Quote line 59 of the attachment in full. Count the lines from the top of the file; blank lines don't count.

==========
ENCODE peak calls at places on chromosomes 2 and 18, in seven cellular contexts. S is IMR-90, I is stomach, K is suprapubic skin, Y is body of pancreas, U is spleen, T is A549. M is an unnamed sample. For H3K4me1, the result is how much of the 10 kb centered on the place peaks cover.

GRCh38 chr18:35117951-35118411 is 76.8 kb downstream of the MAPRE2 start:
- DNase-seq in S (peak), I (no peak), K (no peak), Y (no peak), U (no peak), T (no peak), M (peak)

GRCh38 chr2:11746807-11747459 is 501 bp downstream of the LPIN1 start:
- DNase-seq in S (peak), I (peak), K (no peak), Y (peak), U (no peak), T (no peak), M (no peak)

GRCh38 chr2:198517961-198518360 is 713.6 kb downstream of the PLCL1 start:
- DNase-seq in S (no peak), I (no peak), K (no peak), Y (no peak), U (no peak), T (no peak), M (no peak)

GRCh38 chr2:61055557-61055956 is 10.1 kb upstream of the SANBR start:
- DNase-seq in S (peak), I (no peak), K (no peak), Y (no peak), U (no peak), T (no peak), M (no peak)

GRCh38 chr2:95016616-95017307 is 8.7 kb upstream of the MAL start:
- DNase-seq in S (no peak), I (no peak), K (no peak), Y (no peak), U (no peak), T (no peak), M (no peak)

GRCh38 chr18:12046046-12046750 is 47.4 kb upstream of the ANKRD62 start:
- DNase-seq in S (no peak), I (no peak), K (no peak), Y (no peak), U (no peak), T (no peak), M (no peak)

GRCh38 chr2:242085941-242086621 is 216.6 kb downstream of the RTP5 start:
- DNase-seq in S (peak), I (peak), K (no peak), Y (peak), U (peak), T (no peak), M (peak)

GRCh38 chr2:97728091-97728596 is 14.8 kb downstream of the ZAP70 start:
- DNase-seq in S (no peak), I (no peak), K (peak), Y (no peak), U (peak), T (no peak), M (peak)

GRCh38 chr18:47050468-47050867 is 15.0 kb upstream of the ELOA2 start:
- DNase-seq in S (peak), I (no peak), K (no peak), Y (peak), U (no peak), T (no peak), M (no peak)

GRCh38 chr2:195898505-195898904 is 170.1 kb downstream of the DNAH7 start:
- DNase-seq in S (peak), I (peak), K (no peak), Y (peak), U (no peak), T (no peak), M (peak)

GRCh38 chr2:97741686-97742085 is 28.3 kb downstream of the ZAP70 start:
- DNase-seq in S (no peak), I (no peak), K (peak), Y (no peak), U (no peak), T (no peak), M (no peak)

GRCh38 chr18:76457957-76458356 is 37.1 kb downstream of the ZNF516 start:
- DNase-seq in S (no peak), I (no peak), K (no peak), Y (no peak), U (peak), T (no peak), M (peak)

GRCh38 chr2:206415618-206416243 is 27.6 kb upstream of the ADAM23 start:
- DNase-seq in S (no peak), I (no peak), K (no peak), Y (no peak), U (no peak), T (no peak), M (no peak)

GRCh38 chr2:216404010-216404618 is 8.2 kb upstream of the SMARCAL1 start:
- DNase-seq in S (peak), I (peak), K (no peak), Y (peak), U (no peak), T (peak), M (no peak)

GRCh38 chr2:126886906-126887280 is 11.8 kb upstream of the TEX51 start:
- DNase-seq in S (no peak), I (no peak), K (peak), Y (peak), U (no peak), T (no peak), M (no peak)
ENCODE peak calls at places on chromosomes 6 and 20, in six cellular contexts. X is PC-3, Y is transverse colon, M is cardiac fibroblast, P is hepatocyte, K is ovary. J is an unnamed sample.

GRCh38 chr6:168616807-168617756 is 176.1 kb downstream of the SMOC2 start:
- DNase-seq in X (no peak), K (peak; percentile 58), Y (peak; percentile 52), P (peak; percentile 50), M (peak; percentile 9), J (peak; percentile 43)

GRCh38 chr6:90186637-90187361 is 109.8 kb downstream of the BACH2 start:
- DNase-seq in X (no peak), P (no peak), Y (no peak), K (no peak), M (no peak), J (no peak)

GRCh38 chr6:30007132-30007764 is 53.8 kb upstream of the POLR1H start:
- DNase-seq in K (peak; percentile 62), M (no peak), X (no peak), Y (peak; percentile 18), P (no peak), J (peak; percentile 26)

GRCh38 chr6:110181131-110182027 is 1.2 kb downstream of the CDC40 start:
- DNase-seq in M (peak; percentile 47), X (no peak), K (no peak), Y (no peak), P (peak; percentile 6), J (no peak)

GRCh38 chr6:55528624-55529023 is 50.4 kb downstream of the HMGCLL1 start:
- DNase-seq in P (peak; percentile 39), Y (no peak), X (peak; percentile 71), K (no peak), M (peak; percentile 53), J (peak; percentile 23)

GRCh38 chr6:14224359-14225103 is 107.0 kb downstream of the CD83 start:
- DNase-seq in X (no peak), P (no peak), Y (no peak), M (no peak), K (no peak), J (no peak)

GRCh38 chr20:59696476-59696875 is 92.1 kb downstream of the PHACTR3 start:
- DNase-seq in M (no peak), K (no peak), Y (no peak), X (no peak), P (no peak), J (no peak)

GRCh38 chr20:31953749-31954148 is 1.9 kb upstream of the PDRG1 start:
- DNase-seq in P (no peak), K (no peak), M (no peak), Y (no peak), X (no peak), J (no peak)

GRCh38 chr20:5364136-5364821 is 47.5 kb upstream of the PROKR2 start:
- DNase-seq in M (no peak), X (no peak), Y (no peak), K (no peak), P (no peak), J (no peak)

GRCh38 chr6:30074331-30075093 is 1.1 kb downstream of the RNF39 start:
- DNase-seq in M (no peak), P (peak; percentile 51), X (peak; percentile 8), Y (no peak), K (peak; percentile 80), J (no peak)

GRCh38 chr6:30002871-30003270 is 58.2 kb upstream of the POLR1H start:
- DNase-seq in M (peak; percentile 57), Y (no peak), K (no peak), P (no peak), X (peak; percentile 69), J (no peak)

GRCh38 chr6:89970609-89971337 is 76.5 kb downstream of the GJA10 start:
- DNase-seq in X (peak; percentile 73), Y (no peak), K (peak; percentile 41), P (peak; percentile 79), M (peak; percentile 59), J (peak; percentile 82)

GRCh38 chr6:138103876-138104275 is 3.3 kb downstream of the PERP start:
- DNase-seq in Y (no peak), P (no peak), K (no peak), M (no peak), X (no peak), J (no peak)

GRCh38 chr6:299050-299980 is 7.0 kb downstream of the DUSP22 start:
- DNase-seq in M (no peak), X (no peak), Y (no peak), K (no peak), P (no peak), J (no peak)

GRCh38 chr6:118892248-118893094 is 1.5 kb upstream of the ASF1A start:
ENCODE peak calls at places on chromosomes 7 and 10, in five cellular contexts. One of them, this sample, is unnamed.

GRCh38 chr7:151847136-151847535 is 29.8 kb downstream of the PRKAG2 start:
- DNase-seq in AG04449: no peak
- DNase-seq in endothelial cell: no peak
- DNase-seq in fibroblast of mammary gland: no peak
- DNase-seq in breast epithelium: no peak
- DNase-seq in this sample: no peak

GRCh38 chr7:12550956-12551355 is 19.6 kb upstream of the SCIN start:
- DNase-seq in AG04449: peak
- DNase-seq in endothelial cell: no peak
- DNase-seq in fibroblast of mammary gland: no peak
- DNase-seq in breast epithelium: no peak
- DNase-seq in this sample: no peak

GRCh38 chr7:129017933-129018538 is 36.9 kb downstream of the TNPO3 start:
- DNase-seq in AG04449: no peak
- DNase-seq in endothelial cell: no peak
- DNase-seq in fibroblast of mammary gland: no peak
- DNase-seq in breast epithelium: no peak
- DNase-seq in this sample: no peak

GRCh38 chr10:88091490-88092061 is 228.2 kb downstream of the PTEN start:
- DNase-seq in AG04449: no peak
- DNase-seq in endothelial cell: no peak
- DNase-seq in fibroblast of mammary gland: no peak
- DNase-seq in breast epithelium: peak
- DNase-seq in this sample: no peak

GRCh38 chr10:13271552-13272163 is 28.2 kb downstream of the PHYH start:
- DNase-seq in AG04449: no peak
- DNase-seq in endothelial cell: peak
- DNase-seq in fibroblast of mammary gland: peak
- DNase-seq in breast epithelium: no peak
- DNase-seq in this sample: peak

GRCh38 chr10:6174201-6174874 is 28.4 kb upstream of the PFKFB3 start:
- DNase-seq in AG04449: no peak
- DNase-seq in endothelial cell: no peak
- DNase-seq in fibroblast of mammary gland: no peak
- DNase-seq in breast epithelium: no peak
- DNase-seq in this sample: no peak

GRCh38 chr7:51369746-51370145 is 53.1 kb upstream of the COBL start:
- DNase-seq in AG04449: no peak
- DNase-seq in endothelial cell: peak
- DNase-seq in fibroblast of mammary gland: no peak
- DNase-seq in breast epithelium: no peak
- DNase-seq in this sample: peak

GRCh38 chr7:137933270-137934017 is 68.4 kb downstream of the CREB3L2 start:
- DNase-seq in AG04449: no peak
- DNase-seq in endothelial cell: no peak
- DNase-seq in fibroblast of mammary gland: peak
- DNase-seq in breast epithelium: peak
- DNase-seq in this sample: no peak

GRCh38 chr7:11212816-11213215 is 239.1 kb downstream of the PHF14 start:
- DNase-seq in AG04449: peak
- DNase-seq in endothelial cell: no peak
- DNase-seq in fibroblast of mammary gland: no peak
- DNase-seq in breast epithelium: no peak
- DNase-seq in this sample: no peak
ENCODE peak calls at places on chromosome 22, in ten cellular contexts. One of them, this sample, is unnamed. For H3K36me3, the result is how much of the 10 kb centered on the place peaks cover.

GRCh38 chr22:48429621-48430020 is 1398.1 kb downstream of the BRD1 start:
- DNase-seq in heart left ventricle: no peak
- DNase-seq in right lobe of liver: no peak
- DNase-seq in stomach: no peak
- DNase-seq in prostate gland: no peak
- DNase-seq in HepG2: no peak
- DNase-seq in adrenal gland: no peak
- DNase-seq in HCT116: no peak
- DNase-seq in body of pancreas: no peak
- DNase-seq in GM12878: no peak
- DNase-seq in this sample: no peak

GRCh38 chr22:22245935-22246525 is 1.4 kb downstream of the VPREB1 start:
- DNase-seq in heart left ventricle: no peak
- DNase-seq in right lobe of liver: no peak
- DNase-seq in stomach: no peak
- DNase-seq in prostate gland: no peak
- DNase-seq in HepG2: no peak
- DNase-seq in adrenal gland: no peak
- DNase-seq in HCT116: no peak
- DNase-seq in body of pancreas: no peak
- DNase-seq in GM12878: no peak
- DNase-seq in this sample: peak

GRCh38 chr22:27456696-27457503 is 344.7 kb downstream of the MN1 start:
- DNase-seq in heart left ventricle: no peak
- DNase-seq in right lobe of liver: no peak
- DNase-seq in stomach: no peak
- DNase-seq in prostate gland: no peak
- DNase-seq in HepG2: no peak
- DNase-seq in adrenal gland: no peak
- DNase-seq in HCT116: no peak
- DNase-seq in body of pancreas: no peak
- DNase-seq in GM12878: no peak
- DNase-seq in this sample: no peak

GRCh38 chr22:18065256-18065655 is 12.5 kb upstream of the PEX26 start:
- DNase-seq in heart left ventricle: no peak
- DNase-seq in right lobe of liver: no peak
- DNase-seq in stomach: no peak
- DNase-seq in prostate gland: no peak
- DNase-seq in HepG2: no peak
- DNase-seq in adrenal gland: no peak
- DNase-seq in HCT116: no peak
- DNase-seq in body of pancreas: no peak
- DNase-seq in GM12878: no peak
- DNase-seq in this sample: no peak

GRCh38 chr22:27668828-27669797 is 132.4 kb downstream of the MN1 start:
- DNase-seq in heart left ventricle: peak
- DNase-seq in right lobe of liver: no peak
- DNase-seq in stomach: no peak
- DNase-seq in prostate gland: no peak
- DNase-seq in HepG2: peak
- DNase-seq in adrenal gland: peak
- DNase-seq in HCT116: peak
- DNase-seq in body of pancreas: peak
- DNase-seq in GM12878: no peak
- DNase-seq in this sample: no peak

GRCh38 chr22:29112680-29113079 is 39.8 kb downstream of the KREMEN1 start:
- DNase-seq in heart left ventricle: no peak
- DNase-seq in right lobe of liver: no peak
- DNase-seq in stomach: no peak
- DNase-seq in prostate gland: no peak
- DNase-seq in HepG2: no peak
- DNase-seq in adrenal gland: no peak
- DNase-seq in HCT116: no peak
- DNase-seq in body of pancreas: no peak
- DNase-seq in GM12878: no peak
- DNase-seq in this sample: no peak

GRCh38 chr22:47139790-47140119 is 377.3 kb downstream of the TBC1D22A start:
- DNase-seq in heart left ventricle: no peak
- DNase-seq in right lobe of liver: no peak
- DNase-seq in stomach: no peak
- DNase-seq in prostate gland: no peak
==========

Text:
GRCh38 chr6:299050-299980 is 7.0 kb downstream of the DUSP22 start: